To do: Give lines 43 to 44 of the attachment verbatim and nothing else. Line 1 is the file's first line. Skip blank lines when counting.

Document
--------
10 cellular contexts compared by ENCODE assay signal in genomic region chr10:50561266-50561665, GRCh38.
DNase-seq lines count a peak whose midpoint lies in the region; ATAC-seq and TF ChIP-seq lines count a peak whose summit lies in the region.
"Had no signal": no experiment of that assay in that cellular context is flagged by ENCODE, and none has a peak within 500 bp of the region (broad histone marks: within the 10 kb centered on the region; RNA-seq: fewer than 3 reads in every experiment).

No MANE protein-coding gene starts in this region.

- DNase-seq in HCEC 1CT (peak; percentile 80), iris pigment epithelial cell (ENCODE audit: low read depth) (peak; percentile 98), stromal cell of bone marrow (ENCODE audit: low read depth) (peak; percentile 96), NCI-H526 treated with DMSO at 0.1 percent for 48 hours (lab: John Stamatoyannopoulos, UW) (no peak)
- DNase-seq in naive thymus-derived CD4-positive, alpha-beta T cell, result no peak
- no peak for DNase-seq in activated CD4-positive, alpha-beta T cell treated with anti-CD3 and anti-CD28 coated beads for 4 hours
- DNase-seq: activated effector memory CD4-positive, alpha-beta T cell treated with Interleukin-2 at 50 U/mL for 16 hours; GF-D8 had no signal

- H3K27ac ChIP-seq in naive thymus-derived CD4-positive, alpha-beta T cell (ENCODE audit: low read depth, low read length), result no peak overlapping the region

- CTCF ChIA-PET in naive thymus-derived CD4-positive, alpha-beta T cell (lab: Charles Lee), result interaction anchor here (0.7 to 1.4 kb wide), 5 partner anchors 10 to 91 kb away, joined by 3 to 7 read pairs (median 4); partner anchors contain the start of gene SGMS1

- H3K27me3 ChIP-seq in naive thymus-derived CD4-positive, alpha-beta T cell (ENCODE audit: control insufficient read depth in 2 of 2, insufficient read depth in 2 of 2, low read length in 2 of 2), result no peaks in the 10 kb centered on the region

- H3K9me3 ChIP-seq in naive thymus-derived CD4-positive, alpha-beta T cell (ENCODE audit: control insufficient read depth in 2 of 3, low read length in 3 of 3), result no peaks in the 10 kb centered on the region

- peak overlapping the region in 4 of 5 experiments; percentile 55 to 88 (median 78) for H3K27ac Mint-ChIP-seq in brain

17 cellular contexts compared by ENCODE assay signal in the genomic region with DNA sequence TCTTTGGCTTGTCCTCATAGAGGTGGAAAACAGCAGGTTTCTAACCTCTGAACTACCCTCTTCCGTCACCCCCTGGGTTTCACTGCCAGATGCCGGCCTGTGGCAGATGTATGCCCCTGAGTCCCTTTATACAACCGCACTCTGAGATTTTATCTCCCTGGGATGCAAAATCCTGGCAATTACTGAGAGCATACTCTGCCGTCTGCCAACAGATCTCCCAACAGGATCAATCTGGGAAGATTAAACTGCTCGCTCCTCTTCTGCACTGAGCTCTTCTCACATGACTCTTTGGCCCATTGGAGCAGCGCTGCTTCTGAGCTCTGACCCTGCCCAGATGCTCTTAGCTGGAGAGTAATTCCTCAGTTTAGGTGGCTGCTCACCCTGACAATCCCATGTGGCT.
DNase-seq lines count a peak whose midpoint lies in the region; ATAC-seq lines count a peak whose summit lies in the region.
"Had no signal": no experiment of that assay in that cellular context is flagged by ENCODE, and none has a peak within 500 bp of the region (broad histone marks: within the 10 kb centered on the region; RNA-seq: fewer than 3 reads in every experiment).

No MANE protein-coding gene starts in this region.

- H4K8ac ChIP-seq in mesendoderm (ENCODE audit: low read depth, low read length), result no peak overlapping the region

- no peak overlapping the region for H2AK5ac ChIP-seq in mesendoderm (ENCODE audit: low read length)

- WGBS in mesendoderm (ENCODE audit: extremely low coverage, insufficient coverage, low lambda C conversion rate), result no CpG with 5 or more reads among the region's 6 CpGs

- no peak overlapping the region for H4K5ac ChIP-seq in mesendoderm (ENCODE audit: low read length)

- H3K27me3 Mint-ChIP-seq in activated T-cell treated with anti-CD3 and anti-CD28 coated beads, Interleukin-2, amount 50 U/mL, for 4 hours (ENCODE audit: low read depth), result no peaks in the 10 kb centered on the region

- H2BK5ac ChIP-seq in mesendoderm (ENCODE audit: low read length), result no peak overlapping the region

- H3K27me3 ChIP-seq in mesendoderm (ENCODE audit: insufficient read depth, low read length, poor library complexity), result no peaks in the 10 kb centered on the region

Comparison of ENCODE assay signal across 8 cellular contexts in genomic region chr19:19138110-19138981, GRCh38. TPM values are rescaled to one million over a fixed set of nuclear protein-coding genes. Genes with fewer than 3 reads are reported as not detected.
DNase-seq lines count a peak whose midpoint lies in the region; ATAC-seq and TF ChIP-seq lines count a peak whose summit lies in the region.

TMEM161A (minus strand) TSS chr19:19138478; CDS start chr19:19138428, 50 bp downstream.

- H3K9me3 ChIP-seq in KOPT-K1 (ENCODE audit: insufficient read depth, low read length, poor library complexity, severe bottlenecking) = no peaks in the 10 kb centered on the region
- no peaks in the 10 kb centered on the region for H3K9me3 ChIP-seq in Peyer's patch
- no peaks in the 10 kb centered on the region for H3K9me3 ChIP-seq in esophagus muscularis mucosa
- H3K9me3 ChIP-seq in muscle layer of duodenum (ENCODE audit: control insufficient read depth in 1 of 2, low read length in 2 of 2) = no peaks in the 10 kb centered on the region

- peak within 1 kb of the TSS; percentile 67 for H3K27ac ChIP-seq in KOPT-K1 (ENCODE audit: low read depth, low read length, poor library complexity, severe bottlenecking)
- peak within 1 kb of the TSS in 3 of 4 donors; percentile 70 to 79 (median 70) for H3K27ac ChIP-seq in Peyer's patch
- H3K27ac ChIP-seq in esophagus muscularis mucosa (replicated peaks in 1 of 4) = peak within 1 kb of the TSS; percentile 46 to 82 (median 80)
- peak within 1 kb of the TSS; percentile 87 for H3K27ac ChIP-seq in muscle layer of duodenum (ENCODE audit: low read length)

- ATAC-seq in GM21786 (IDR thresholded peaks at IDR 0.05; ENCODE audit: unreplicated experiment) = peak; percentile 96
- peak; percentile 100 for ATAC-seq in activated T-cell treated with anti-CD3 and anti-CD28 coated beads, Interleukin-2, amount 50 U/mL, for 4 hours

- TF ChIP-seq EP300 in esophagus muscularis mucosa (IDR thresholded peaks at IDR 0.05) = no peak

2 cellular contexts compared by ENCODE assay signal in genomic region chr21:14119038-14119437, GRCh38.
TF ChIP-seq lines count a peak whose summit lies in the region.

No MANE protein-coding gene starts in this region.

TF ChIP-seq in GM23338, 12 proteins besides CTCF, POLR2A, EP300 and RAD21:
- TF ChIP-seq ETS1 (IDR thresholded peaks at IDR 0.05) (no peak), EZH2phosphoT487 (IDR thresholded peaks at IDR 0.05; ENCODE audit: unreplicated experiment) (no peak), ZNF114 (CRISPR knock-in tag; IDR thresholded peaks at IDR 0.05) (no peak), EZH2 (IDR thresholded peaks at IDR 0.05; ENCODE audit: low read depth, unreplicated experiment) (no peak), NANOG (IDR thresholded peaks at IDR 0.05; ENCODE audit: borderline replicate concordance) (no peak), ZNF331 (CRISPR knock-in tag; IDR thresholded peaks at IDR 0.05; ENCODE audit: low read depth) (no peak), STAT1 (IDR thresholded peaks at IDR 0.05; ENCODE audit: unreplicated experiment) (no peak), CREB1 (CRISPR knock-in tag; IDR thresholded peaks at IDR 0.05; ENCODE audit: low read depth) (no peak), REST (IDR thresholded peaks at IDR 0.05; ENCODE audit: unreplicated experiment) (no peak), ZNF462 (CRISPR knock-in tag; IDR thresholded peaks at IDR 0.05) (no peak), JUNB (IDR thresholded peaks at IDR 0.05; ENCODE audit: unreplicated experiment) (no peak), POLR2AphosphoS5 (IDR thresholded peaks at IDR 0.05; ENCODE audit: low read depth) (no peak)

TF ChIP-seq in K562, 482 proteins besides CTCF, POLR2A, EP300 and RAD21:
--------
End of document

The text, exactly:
- TF ChIP-seq ETS1 (IDR thresholded peaks at IDR 0.05) (no peak), EZH2phosphoT487 (IDR thresholded peaks at IDR 0.05; ENCODE audit: unreplicated experiment) (no peak), ZNF114 (CRISPR knock-in tag; IDR thresholded peaks at IDR 0.05) (no peak), EZH2 (IDR thresholded peaks at IDR 0.05; ENCODE audit: low read depth, unreplicated experiment) (no peak), NANOG (IDR thresholded peaks at IDR 0.05; ENCODE audit: borderline replicate concordance) (no peak), ZNF331 (CRISPR knock-in tag; IDR thresholded peaks at IDR 0.05; ENCODE audit: low read depth) (no peak), STAT1 (IDR thresholded peaks at IDR 0.05; ENCODE audit: unreplicated experiment) (no peak), CREB1 (CRISPR knock-in tag; IDR thresholded peaks at IDR 0.05; ENCODE audit: low read depth) (no peak), REST (IDR thresholded peaks at IDR 0.05; ENCODE audit: unreplicated experiment) (no peak), ZNF462 (CRISPR knock-in tag; IDR thresholded peaks at IDR 0.05) (no peak), JUNB (IDR thresholded peaks at IDR 0.05; ENCODE audit: unreplicated experiment) (no peak), POLR2AphosphoS5 (IDR thresholded peaks at IDR 0.05; ENCODE audit: low read depth) (no peak)

TF ChIP-seq in K562, 482 proteins besides CTCF, POLR2A, EP300 and RAD21: